clickbait

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clickbait

Online articles (especially on social media sites) that use provocative or intriguing headlines (often in combination with images) to drive traffic to the source. I wouldn't put too much faith in that article about "the one food no one should ever eat"—it's probably just clickbait.
References in periodicals archive ?
They didn't want to become part of some weird social media click bait, they just wanted to get their feelings across directly, just so the United manager knew how some match-going fans felt.
Keyboard warriors, cyber troopers and even news portals have made the online world their"playground", constructing their own version of"reality" with click bait headlines that serve their own agendas.
The risk with hoaxes on social media is that they can be used as click bait, encouraging victims to follow the link to a website which could compromise or infect their computer or device.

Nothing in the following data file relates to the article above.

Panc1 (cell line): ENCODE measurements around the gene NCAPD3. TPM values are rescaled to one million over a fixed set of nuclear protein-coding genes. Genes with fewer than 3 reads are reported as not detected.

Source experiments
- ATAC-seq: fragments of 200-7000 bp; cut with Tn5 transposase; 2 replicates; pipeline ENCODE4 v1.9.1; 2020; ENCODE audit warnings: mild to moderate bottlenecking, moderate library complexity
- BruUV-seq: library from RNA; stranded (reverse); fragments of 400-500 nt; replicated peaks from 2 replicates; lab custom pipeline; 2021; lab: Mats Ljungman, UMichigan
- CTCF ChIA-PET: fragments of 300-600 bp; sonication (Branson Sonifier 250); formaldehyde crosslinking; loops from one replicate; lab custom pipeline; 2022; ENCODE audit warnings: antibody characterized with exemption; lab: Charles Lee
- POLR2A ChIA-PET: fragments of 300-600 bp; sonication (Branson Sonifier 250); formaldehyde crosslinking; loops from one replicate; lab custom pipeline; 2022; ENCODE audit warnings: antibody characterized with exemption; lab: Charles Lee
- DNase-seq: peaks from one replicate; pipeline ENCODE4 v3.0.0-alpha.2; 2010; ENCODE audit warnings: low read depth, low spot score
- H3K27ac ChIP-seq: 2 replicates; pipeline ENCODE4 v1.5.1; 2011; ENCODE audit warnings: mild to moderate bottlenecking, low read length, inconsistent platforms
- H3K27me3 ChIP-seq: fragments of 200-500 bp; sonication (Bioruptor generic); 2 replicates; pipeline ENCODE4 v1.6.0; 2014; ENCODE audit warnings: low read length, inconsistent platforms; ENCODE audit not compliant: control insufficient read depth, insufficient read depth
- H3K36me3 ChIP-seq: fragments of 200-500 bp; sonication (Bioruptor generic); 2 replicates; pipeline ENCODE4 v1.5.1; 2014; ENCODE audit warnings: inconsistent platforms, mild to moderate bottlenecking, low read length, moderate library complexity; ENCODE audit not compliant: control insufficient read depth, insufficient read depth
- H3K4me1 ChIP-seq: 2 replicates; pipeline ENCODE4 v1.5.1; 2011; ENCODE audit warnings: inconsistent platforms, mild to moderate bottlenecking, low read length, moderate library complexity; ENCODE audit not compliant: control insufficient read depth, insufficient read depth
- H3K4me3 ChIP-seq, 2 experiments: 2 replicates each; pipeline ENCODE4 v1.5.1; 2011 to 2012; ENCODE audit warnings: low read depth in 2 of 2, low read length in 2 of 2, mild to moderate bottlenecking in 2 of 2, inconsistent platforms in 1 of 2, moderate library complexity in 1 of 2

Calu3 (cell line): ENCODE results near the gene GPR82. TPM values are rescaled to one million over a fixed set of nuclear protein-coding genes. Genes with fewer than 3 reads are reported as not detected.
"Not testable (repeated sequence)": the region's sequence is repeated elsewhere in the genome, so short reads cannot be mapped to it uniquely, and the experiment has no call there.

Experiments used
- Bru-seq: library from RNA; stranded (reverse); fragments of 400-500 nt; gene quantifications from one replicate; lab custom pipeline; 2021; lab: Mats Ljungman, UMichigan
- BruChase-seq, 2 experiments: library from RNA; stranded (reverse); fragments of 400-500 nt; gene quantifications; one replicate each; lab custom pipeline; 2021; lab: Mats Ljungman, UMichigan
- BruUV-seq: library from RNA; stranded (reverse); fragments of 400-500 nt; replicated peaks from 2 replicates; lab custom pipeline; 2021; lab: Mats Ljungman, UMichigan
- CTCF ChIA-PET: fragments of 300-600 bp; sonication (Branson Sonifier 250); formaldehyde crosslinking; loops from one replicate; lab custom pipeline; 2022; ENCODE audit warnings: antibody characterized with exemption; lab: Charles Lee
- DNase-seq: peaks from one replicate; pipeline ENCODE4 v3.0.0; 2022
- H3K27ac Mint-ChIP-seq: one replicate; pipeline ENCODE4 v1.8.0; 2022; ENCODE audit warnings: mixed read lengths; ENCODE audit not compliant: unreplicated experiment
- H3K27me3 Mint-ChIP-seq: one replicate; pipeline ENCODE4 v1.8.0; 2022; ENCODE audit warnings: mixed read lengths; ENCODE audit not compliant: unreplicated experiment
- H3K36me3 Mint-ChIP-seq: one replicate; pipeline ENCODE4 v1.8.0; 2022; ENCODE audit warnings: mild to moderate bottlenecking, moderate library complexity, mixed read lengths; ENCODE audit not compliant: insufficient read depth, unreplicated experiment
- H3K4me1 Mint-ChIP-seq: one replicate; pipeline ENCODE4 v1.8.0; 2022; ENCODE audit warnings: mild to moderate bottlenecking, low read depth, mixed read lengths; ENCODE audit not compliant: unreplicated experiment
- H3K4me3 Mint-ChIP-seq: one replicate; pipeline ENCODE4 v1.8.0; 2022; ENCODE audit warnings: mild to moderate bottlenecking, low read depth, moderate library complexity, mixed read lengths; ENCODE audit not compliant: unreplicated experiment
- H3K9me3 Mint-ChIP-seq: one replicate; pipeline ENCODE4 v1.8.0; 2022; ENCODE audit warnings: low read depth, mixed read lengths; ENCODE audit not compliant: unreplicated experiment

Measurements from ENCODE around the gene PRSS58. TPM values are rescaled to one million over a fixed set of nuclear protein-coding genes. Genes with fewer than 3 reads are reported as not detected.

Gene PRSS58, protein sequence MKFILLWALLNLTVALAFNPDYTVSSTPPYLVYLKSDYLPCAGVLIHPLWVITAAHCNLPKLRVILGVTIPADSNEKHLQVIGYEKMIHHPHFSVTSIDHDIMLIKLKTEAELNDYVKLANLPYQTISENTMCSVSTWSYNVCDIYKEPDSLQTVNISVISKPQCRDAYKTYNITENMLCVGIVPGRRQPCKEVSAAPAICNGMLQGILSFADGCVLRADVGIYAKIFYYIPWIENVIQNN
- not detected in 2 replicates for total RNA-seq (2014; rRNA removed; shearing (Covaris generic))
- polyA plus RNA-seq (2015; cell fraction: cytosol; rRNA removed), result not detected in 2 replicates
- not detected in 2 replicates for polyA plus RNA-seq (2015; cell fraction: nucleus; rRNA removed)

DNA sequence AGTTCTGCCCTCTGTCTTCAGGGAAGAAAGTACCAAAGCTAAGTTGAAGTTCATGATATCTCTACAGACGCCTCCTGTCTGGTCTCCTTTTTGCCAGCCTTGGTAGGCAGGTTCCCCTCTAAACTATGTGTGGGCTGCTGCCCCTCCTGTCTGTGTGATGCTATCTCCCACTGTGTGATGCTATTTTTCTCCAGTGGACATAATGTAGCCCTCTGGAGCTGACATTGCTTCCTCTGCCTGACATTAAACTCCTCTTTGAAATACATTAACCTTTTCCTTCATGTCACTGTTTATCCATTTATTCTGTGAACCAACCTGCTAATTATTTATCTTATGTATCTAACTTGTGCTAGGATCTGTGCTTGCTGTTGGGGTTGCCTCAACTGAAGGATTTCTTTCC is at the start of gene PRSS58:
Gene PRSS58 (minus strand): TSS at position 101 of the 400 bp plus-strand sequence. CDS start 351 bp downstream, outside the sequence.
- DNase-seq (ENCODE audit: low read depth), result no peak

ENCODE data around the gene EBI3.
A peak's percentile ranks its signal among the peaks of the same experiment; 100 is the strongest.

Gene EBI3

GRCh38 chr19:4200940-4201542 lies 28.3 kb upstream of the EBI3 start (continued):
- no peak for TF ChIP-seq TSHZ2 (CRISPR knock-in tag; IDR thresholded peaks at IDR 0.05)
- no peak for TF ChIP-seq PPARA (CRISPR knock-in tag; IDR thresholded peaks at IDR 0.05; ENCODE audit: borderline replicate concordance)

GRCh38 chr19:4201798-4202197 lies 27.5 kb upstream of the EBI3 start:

Facebook has also cracked down on click bait articles after a recent survey found that 80 percent of the people preferred headlines that helped them decide if they want to read the full article before they had to click through.
This is not the first time that a celebrity death has been used as click bait on Facebook.
The problem was caused by malware attacks made on Spark's systems through attractive click bait on the Internet placed by cyber criminals, triggered by supposed links to the naked photographs of female celebrities such as Hunger Games star Jennifer Lawrence and singers Rihanna and Avril Lavigne.
Facebook said it considers click bait "when a publisher posts a link with a headline that encourages people to click to see more, without telling them much information about what they will see.
They said there are three types of false news: malicious items, click baits and overly dramatic headlines.
If you have a social media presence, you would have definitely come across click baits or auto-generated comments from bots as a publicity attempt by companies to boost their products or content.